Spatial Technologies-Integrating CAD and GIS Using Topobase1 May, 2006 By: James L. Sipes
A topology database simplifies the integration of CAD and GIS data.
Being able to work together seamlessly has long been the Holy Grail of the CAD and GIS worlds. Users have numerous ways to move CAD data to GIS programs and vice versa, but any time data goes through a translation process, the quality of that data may be negatively affected.
Imagine being able to create, modify, manage and visualize both CAD and GIS data in the same system without going through any type of translation process. Autodesk has developed a suite of geospatial tools that seeks to do just that. This suite includes Map 3D, MapGuide and Topobase. The combination of Autodesk's geospatial software and Oracle's database and spatial technology simplifies the process of integrating CAD and GIS data.
What Is Topobase?
The heart of this software suite is Topobase, a topology database developed around Oracle Spatial. It creates a data-management layer that can be used by organizations to simplify the process of working with geospatial information.
"We have found customers really want to design and manage their assets, not their data," says Don Weigel, director of industry solutions for Autodesk. "They want a composite CAD/GIS system that enables the full asset management lifecycle from design and construction through operation and maintenance." Because of Oracle's position in the marketplace, Topobase users can be assured of a secure, affordable and reliable central repository for their geospatial data.
Topobase is used as the data-management backbone of many integrated solutions. The idea behind Topobase is to provide a structure that can handle a wide variety of data—such as geometry, topology, metadata and attribute data—in an integrated environment. Because all data is stored in a single database, the process of managing data is greatly simplified. "With Topobase and Oracle Spatial, you no longer have to maintain multiple data sets, and this not only increases efficiency but also reduces the possibility of data conflicts," says Weigel.
In This Article
Topobase originally was developed by c-plan of Guemligen, Switzerland (see box). For Autodesk, the acquisition of Topobase will make it easier for the company to provide comprehensive solutions to organizations such as utilities, municipalities and governmental agencies. "We are extending proven technology and expanding it into North America," notes Pat Byrne, geospatial solutions architect for Autodesk. "We've focused on solving the key infrastructure lifecycle data management problems," says Weigel. "These include the difficulty sharing geospatial data, inefficient processes for maintaining data, poor data quality and the high cost of ownership associated with keeping CAD and GIS systems in sync."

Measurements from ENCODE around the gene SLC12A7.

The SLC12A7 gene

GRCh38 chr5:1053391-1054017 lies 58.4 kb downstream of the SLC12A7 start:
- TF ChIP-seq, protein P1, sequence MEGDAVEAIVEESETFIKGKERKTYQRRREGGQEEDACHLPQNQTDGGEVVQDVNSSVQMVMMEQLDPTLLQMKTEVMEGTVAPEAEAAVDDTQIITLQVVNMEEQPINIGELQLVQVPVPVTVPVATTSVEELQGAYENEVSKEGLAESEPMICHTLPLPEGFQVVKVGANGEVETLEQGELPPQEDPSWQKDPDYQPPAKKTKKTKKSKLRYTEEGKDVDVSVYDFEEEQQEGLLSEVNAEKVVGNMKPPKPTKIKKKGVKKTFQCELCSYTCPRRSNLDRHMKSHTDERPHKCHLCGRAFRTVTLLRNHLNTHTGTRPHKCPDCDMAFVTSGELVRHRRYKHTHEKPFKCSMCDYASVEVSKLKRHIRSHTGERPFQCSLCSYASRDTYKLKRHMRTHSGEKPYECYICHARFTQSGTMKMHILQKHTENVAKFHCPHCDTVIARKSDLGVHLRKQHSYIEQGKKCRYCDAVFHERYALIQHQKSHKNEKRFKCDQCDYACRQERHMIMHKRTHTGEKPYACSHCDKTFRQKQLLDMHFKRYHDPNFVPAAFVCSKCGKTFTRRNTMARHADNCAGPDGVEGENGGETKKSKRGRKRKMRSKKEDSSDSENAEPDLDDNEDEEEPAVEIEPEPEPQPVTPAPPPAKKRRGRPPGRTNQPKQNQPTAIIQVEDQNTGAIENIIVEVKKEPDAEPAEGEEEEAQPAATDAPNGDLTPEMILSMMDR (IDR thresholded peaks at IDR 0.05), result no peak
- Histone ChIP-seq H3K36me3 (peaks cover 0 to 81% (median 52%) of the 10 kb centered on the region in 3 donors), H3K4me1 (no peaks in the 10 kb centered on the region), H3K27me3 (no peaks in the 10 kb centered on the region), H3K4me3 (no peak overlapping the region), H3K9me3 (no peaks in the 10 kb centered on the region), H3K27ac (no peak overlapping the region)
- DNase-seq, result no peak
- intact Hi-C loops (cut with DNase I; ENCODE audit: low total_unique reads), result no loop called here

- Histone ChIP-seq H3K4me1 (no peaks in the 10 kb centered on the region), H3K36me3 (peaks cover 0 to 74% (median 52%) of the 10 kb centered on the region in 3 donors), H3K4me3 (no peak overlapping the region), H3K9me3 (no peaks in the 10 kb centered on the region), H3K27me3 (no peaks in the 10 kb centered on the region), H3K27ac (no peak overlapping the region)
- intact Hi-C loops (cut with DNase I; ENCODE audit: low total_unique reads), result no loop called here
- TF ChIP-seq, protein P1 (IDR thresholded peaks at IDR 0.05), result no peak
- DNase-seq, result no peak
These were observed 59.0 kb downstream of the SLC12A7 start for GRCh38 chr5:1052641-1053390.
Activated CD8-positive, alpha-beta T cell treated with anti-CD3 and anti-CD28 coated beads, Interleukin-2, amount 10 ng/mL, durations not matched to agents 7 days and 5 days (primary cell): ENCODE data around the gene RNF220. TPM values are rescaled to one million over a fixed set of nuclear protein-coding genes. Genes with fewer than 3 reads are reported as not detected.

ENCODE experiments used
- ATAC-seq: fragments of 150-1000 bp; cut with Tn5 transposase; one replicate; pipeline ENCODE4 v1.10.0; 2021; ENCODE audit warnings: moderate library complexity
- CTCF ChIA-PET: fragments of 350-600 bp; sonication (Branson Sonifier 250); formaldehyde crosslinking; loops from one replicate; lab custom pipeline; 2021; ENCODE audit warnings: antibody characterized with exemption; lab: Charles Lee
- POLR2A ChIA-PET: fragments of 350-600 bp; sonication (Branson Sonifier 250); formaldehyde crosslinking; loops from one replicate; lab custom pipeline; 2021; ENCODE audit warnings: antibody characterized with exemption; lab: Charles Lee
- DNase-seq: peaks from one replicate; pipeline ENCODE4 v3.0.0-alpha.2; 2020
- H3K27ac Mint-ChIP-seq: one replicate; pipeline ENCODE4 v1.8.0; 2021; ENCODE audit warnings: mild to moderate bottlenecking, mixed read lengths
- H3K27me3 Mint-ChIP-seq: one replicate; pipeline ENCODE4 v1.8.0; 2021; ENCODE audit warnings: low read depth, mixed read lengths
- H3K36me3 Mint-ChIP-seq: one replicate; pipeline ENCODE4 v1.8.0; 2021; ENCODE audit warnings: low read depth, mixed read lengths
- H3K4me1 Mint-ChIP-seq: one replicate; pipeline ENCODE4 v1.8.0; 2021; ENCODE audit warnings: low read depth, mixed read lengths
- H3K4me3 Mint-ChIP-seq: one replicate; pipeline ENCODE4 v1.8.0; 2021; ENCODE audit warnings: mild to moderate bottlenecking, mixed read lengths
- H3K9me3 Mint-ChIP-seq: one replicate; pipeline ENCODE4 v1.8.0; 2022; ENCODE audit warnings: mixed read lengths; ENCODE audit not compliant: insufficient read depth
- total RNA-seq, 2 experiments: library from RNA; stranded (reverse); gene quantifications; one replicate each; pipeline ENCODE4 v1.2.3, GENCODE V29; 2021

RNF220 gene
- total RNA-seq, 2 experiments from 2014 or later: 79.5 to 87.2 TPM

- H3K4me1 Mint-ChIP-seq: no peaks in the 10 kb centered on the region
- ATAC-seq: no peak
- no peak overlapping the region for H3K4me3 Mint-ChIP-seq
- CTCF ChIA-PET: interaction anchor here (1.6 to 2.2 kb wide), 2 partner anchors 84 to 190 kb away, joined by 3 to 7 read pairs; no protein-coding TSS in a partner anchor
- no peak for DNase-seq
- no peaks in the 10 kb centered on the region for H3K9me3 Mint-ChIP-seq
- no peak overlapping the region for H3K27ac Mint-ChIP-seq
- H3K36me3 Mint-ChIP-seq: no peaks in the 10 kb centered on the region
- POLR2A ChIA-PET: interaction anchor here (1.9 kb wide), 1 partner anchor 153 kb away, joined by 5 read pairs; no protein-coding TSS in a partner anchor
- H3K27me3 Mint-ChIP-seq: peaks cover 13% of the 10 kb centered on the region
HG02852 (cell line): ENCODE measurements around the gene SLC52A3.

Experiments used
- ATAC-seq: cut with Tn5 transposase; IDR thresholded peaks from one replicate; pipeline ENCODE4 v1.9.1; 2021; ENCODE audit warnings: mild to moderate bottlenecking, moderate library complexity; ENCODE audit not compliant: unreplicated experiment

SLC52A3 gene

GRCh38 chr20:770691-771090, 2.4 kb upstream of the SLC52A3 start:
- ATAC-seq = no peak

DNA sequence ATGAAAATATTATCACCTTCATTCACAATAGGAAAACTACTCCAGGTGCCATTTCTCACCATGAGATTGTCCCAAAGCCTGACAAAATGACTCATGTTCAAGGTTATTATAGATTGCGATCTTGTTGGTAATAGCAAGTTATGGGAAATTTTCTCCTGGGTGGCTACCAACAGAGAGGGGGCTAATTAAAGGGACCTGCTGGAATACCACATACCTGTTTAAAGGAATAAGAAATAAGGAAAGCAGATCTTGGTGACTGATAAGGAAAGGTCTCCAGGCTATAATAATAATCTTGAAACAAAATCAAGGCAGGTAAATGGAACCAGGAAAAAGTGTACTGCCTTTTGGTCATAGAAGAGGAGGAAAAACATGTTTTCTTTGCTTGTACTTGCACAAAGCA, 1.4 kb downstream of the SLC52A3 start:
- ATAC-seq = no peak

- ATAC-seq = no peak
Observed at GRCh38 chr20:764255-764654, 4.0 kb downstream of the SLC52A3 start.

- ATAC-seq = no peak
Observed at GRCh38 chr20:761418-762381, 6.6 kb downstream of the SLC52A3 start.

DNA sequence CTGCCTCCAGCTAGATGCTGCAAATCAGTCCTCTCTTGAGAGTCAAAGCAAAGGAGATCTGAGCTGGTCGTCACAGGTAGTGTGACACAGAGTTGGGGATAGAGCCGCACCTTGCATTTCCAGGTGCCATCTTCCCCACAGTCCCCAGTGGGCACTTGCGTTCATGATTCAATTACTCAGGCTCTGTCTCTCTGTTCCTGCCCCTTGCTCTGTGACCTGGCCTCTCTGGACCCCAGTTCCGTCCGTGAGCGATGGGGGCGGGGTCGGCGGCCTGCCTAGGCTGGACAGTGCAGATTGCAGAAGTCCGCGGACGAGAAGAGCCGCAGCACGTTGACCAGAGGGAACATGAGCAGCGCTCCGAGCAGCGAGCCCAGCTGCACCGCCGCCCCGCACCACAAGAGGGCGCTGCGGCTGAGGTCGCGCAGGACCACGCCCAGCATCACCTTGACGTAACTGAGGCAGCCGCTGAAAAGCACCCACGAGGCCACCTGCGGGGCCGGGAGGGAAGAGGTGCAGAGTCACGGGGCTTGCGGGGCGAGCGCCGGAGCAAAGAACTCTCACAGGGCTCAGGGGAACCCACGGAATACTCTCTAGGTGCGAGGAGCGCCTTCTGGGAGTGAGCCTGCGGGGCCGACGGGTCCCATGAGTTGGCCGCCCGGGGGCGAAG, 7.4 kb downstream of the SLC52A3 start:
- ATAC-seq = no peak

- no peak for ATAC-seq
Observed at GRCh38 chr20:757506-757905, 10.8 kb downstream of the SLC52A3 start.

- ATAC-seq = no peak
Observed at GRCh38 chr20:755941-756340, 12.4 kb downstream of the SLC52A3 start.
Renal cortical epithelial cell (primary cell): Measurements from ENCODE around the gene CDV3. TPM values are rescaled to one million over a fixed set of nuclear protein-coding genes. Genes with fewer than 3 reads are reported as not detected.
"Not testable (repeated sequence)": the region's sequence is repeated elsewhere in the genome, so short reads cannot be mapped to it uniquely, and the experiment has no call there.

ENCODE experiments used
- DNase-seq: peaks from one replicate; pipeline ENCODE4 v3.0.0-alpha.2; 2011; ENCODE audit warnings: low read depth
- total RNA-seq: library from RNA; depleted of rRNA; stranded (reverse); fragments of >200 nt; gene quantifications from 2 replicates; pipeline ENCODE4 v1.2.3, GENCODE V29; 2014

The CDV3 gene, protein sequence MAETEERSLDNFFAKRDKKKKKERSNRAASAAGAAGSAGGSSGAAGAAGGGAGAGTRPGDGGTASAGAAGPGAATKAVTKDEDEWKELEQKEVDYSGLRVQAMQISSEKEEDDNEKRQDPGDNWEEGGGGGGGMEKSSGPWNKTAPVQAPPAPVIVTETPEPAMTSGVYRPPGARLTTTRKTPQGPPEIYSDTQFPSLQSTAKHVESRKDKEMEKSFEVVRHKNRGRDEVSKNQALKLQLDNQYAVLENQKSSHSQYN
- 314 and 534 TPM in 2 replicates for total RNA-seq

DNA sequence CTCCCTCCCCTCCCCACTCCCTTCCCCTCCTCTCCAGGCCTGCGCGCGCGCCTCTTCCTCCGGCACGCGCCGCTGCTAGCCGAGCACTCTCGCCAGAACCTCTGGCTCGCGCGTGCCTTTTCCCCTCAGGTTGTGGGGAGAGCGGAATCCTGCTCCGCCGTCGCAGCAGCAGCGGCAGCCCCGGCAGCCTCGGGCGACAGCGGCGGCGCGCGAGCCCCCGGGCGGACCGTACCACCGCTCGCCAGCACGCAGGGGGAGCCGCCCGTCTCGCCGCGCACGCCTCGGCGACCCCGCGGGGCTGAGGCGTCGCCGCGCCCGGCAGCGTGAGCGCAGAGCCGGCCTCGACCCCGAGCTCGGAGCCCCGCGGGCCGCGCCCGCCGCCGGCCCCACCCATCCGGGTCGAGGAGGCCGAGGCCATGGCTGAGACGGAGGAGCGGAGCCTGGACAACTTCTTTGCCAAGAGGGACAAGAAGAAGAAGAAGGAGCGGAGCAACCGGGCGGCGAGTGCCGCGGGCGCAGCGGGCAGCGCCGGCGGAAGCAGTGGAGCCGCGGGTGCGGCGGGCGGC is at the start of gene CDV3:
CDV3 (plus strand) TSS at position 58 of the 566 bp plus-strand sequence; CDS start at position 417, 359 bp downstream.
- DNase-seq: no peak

A series of modules make up the Topobase suite of tools. "Topobase is a framework not just for the database but also for applications such as survey, land records, gas, electric and water," adds Weigel. These specialized applications for Topobase are available as standard solutions, which simplifies the process of installation.
At the core of Topobase are three basic tools:
- 1. A desktop client that works within the Map tool to enable users to design infrastructure and store it in the database.
- 2. A Web client that works with MapGuide and allows users to view or change graphics or data.
- 3. An administrative tool for customizing the database and regulating access to the data.
Autodesk also has developed a series of standard modules for industry-specific applications, such as tasks related to electric, gas, sewer, surveying and water systems. Each module has a data model, business rules and a set of display models that help manage infrastructure. For example, the electric module can be used to manage routes, electrical nodes, conductors, transformers and other features. The water module is a utility application that can be used to acquire, process and maintain all network geospatial data.
Topobase North America Launch in Late 2006
Because of Topobase's flexibility, users can develop their own customized modules or tweak some features of a standard module if a standard module doesn't meet their specific needs. One example of this flexibility that I have seen is a green area custom module, which was used to design and manage public open spaces as well as playgrounds, parks and tree plantings. With this custom module, users could set predefined tree species, determine types of playground equipment, describe existing conditions and maintenance requirements and link with a various maintenance programs.
How Does It Work?
Topobase provides an interface that allows even nonprofessionals to access all the data within Oracle Spatial. One big advantage in this approach is that users need no expertise in database management to take advantage of Topobase's power. Topobase uses Autodesk's Map and MapGuide to process data and present it in a graphic format. Autodesk has made significant improvements in both programs, and these improvements are evident in how the two handle CAD and GIS data. One of the nice things about working with the new versions of Map 3D and MapGuide is that they have similar dialog boxes. You get the feeling you're working with one integrated program instead of two separate programs with different commands.